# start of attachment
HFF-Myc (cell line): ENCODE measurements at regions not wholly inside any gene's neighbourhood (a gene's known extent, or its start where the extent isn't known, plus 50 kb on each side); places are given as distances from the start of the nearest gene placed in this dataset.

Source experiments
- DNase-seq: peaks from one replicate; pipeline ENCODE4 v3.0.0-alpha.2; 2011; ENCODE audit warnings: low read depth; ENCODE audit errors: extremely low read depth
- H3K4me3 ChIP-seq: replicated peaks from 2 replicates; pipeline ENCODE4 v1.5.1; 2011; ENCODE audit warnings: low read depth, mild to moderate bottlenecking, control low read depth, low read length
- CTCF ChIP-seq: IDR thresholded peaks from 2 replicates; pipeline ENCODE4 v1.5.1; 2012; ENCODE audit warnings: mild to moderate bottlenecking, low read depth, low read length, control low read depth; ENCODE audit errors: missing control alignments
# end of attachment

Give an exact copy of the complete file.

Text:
HFF-Myc (cell line): ENCODE measurements at regions not wholly inside any gene's neighbourhood (a gene's known extent, or its start where the extent isn't known, plus 50 kb on each side); places are given as distances from the start of the nearest gene placed in this dataset.

Source experiments
- DNase-seq: peaks from one replicate; pipeline ENCODE4 v3.0.0-alpha.2; 2011; ENCODE audit warnings: low read depth; ENCODE audit errors: extremely low read depth
- H3K4me3 ChIP-seq: replicated peaks from 2 replicates; pipeline ENCODE4 v1.5.1; 2011; ENCODE audit warnings: low read depth, mild to moderate bottlenecking, control low read depth, low read length
- CTCF ChIP-seq: IDR thresholded peaks from 2 replicates; pipeline ENCODE4 v1.5.1; 2012; ENCODE audit warnings: mild to moderate bottlenecking, low read depth, low read length, control low read depth; ENCODE audit errors: missing control alignments